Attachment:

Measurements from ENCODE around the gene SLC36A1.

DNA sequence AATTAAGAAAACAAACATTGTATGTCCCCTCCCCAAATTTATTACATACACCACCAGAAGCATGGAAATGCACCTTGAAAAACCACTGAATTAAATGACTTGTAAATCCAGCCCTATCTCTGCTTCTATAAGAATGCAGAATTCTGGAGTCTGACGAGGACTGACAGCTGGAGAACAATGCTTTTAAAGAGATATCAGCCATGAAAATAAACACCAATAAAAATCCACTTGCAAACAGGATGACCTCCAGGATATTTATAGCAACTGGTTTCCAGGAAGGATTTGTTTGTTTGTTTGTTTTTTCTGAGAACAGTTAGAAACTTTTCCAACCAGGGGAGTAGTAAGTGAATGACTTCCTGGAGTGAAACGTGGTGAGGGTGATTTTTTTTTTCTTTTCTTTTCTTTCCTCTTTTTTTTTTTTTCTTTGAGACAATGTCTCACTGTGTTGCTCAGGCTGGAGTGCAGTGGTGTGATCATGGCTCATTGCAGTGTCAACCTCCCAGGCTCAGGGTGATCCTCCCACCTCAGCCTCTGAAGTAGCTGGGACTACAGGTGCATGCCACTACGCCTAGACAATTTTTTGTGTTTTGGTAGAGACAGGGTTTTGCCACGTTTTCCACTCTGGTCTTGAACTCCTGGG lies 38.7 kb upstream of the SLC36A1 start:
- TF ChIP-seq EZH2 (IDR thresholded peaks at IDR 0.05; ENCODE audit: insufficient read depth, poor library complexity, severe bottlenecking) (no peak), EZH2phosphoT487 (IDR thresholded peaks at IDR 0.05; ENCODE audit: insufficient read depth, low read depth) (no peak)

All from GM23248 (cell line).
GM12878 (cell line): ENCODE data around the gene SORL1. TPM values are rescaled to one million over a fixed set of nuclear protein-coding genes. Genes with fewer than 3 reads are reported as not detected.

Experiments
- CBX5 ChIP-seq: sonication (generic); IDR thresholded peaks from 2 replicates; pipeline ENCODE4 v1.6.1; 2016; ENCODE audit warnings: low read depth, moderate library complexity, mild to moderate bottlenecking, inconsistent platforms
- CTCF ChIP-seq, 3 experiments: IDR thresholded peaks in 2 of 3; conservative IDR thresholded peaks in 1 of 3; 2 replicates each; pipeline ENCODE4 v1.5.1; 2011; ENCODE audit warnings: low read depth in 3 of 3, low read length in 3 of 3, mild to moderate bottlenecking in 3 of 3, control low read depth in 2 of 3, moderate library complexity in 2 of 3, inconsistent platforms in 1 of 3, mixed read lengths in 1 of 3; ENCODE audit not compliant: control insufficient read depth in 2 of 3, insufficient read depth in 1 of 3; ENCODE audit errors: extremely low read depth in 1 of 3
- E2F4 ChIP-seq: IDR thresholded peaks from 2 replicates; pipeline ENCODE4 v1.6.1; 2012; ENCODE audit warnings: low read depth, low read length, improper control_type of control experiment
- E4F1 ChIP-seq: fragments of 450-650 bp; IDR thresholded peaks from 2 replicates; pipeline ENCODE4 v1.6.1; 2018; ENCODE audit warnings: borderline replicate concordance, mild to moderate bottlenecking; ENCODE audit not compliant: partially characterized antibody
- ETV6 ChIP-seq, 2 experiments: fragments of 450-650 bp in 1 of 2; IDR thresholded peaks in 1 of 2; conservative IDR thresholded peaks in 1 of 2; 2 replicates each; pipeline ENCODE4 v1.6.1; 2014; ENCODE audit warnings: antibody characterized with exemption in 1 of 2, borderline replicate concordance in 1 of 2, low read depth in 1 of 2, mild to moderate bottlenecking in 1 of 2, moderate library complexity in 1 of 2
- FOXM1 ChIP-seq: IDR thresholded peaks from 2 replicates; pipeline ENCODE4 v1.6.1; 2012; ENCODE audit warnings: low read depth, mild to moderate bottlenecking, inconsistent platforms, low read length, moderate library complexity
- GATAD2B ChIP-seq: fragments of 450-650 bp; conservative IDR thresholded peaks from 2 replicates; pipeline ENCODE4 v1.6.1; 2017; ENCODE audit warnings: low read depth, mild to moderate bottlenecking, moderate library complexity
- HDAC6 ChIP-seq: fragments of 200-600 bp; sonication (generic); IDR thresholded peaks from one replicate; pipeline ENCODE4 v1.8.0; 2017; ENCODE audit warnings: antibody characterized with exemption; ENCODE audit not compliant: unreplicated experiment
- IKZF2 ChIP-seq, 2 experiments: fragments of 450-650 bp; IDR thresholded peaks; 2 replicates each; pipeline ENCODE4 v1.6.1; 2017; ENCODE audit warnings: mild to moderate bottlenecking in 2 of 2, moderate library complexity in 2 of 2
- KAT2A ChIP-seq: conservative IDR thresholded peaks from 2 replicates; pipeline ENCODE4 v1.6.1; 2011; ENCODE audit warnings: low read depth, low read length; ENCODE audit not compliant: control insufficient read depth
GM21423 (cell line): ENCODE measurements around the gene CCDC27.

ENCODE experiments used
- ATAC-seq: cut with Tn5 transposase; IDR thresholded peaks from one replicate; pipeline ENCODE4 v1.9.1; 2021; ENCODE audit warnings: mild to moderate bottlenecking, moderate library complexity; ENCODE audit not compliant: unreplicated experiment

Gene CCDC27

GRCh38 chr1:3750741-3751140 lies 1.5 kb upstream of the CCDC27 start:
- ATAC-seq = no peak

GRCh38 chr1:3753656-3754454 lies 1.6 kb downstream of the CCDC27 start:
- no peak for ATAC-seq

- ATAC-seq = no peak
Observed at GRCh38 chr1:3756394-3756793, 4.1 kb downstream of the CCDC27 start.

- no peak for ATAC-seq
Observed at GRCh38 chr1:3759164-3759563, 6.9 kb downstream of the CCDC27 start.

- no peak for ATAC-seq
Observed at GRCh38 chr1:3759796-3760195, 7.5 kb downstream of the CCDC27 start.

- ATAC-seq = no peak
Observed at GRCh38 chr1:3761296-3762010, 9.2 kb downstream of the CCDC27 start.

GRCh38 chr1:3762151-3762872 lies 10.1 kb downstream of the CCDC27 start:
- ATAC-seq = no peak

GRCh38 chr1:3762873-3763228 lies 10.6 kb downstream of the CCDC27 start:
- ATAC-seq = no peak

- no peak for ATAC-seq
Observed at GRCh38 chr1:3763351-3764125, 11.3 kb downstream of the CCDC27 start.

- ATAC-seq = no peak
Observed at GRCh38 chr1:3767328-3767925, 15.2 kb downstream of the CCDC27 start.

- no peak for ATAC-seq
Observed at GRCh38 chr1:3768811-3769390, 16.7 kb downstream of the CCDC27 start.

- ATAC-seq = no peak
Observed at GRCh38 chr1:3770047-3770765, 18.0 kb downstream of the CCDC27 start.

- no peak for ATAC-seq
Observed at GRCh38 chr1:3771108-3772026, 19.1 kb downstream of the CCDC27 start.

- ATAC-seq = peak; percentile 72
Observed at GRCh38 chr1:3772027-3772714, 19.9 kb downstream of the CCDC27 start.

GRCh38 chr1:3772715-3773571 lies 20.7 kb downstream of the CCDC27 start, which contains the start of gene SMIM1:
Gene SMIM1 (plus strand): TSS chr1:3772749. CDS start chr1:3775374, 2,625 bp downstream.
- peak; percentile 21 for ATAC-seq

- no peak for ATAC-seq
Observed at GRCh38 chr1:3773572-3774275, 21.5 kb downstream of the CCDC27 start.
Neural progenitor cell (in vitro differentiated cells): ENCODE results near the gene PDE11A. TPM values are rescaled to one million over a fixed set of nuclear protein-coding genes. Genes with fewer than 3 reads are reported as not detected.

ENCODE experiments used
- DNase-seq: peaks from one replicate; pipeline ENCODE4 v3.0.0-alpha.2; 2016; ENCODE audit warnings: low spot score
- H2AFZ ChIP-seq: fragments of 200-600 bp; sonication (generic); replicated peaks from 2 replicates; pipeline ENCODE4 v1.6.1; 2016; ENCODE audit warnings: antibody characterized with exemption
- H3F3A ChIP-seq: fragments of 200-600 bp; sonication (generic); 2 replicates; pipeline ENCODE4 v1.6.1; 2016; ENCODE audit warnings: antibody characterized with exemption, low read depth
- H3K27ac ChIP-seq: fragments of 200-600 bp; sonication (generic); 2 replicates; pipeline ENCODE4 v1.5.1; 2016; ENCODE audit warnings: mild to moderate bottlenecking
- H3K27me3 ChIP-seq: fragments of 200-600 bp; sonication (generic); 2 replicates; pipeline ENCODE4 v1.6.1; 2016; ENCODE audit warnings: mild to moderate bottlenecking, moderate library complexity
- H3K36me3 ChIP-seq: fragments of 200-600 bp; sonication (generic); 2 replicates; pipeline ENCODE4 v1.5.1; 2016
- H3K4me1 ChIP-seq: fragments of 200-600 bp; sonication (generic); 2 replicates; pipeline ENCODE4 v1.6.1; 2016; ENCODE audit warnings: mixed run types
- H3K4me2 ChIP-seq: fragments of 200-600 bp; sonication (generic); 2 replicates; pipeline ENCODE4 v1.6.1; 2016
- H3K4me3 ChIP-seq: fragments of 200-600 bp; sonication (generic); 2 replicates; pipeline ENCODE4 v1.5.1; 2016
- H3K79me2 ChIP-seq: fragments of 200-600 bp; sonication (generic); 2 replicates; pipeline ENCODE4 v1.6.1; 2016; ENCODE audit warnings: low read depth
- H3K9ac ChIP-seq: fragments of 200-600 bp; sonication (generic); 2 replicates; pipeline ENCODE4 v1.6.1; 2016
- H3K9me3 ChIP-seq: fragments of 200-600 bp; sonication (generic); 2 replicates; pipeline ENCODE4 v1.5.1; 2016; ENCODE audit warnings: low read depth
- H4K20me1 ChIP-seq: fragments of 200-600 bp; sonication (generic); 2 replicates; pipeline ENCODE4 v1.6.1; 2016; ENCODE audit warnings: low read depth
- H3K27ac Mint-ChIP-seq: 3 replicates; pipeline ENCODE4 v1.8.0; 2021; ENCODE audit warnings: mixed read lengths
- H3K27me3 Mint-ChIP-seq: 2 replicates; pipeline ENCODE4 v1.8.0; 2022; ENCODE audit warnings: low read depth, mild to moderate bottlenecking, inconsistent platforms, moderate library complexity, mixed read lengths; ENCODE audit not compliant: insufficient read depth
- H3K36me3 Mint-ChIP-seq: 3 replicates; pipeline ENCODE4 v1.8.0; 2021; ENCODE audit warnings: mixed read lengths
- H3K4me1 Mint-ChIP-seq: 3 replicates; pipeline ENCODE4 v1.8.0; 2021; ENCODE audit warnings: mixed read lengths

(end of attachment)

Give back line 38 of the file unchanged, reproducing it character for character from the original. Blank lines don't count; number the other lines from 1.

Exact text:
Observed at GRCh38 chr1:3763351-3764125, 11.3 kb downstream of the CCDC27 start.